Cub Scouts, tools and my shop — what could go wrong?

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When I volunteered — or got drafted, depending on how it’s remembered — to lead my son’s Cub Scout den, I didn’t give much thought to future woodworking dilemmas. Then I experienced my first Pinewood Derby, which I wrote about last winter, and began to realize how woodworking and scouting can be intertwined.

Now that we’ve graduated to Wolf Scouts, the second year of Cub Scouts after Tiger Scouts, I’m grappling with a woodworking project. The thought of teaching seven eight-year-olds how to make a birdhouse is beyond terrifying. And allowing them into my shop just seems absurd.

But before I check with my insurance agent and have parents sign waivers, I’ve got to understand what I’m getting into.

The actual project is a bookend and, as near as I can tell from the manual, it’s two pieces of wood nailed together at a right angle. The book says to visit a local hardware or lumberyard and ask to use their facilities. An enticing option, though on my countless visits to these establishments I can’t recall them having suitable facilities. One is near an urgent care center, but I don’t want to approach this with a negative attitude.

As proposed, this project only requires a handsaw, hammer, sandpaper and paintbrush. But when I look at my beautiful son, swinging a hockey stick like a sword, I question his capabilities even with these rudimentary tools. I’ve been keeping implements of destruction out of his hands for the last seven years and it seems downright crazy to suddenly reverse course.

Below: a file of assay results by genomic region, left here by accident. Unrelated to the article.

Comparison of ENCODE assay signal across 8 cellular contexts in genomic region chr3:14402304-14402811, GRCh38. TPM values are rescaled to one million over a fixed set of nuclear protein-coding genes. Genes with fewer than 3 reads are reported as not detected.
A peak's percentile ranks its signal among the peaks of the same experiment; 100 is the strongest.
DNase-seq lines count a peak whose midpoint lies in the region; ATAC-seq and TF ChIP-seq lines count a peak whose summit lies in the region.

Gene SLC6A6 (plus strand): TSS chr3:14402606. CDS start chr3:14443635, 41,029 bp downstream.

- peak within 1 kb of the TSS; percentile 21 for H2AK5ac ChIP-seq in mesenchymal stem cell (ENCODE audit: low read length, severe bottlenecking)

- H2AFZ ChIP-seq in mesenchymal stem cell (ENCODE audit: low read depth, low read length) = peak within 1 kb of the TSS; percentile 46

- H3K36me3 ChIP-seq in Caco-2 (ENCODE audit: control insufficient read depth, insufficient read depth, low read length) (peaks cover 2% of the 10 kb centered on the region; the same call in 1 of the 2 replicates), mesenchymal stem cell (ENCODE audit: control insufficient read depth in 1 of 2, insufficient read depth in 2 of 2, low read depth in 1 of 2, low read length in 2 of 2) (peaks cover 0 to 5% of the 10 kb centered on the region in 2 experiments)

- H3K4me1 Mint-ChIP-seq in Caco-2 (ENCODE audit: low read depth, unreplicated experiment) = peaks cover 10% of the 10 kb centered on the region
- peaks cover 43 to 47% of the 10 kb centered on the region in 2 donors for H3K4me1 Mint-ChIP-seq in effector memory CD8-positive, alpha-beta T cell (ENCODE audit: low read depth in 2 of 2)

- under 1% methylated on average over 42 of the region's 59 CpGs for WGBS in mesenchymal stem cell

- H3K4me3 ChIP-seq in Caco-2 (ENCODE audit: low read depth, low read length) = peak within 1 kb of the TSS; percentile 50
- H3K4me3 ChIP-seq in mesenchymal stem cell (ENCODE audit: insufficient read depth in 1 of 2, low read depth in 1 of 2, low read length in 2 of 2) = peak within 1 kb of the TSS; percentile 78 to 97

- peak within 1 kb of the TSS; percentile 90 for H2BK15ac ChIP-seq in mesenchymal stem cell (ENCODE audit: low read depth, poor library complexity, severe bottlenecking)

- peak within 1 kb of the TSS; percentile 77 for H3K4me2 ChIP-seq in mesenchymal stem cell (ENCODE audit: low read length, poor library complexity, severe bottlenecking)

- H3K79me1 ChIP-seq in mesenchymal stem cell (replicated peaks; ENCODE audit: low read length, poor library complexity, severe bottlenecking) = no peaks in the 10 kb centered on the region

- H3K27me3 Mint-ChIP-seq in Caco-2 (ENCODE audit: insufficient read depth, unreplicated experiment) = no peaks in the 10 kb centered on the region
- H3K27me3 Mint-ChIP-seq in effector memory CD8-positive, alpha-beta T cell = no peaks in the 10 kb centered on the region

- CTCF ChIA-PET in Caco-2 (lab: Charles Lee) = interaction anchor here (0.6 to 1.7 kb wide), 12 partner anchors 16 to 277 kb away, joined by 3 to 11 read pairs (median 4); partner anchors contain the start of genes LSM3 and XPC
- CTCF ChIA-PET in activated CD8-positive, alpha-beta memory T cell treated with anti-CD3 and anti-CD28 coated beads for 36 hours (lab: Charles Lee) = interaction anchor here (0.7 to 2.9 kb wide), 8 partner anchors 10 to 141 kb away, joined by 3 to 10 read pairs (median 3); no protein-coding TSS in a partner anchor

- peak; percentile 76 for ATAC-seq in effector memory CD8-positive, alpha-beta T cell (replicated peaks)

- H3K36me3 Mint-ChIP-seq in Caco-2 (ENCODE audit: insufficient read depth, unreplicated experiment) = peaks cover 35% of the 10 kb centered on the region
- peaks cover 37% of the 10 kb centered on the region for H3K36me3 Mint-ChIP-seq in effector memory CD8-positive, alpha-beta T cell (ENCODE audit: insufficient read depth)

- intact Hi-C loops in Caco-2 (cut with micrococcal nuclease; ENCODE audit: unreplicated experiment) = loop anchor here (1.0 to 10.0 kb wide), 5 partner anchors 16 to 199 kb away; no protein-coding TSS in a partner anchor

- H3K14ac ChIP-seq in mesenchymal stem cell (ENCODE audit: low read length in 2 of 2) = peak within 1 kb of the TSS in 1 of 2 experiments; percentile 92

Last year, while making our first Pinewood Derby car, I basically pushed him to the sideline. We started off working together and then I completely took over. This year will be different, I repeat to myself, because he’s older and, according to his mom, wants to spend time with me in the shop. I think that excites me, but patience isn’t always my strong suit.

Invite all seven Cub Scouts into my haven? I’m familiar with how they act as a group. They transform from little angels into wild animals in the blink of an eye. My shop and what’s left of my sanity might never be the same.

My other internal struggle is with the project itself. The bookend is just so basic. I’ve already considered stronger joinery and embellishing the project with a personal touch. I want to give their clients — mom and dad — a worthy keepsake. Exceed their expectations. This thinking obviously misses the point of the project, which is to give the kids an introduction to woodworking, but welcome to my world.

The truth is, I’m not ready for this experience. I can’t imagine it going well. Eight seems like the right age to get in the shop, but I’m not sold. During the Christmas break, I’m going to start with my son. If that goes well, maybe I’ll have the confidence to work with the entire den.

But first I’ll have to place anything sharp or dangerous well out of their reach and hope I never turn my back on the pack. What have I gotten myself into?

This article originally appeared in the January 2017 issue.

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